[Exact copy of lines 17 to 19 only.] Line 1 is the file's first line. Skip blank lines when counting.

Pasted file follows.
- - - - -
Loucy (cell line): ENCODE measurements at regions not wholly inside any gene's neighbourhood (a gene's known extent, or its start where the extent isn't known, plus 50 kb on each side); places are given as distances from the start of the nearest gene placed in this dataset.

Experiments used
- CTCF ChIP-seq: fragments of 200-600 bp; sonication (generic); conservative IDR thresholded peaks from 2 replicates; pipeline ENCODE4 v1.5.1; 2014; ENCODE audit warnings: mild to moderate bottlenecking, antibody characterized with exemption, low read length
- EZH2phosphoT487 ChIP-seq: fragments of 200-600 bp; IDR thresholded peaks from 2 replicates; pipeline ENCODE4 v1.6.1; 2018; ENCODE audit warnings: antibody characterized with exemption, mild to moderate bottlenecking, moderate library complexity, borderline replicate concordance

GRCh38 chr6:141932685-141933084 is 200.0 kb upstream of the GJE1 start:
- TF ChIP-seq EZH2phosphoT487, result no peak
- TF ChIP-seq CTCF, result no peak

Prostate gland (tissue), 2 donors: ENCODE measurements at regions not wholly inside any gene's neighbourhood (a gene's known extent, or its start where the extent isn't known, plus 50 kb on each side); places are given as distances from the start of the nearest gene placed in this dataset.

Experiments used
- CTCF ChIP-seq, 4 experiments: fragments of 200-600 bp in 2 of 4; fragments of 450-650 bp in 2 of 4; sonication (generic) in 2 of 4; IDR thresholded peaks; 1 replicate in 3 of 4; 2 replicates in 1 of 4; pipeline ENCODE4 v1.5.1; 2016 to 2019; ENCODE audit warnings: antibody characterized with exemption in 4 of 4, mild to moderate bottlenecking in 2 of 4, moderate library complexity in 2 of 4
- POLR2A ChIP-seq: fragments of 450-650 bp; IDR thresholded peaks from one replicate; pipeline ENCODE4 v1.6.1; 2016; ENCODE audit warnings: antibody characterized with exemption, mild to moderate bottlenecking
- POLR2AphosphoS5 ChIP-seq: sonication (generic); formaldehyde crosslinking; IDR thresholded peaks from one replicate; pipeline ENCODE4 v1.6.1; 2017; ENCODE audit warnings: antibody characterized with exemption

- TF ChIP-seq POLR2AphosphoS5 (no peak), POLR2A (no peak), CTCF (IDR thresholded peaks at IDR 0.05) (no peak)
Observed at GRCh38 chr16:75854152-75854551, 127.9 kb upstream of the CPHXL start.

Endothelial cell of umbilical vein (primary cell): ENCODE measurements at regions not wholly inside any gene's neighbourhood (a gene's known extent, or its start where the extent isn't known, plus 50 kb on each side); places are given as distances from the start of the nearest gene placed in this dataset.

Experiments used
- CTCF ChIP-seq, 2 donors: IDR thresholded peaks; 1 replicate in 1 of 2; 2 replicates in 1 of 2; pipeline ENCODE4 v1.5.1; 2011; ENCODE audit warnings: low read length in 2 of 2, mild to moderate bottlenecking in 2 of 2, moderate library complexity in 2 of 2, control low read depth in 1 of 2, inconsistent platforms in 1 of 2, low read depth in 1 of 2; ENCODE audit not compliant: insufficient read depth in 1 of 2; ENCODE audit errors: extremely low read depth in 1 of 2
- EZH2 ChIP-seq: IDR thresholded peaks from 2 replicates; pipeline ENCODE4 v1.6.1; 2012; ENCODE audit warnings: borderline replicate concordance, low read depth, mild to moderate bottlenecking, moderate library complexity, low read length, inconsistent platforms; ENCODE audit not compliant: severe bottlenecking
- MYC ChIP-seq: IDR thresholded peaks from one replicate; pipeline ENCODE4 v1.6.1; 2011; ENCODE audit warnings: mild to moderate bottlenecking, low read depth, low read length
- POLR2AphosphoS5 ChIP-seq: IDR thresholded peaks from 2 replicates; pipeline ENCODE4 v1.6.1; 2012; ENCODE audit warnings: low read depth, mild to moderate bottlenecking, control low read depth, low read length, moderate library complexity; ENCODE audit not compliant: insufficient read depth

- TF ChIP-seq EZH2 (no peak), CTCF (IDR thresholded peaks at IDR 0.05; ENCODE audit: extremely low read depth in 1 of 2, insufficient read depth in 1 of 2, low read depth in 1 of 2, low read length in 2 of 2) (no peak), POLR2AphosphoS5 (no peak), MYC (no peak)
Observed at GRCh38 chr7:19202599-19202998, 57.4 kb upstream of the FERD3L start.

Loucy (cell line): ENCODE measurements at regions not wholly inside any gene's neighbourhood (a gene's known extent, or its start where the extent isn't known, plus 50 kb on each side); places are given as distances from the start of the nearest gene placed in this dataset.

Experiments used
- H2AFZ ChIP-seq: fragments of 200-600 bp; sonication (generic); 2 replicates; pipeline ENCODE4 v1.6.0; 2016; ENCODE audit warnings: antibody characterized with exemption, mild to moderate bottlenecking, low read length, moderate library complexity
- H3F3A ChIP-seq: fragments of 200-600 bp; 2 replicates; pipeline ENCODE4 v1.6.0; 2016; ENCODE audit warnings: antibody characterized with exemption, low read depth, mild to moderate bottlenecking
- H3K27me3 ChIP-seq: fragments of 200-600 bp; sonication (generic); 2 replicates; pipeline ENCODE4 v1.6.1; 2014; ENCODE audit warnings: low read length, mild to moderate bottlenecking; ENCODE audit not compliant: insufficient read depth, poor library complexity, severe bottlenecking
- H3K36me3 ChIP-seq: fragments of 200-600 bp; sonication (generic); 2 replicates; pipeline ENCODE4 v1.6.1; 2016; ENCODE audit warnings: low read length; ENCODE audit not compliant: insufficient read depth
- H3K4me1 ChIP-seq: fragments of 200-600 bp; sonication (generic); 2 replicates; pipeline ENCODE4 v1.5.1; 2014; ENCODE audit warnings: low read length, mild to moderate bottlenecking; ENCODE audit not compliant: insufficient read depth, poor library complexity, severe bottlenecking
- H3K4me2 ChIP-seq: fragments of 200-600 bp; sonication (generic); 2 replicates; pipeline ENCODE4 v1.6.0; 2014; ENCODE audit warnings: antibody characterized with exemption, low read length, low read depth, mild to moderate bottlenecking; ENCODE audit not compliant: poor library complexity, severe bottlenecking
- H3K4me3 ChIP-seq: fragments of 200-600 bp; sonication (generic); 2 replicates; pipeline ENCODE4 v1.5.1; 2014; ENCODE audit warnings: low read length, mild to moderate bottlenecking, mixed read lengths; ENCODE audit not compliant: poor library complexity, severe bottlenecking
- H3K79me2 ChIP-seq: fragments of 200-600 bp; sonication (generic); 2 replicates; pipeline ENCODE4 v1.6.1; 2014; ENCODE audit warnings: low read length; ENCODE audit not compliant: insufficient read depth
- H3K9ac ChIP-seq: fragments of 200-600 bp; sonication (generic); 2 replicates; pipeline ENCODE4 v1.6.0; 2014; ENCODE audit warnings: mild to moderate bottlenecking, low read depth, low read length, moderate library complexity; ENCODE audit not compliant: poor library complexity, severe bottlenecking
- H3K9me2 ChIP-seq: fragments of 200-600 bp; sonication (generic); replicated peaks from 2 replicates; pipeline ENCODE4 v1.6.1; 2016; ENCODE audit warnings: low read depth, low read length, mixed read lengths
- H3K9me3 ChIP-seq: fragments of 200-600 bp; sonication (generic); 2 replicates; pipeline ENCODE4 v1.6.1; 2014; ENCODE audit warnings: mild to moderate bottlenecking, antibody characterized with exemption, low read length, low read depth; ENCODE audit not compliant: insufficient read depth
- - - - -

- CTCF ChIP-seq, 2 donors: IDR thresholded peaks; 1 replicate in 1 of 2; 2 replicates in 1 of 2; pipeline ENCODE4 v1.5.1; 2011; ENCODE audit warnings: low read length in 2 of 2, mild to moderate bottlenecking in 2 of 2, moderate library complexity in 2 of 2, control low read depth in 1 of 2, inconsistent platforms in 1 of 2, low read depth in 1 of 2; ENCODE audit not compliant: insufficient read depth in 1 of 2; ENCODE audit errors: extremely low read depth in 1 of 2
- EZH2 ChIP-seq: IDR thresholded peaks from 2 replicates; pipeline ENCODE4 v1.6.1; 2012; ENCODE audit warnings: borderline replicate concordance, low read depth, mild to moderate bottlenecking, moderate library complexity, low read length, inconsistent platforms; ENCODE audit not compliant: severe bottlenecking
- MYC ChIP-seq: IDR thresholded peaks from one replicate; pipeline ENCODE4 v1.6.1; 2011; ENCODE audit warnings: mild to moderate bottlenecking, low read depth, low read length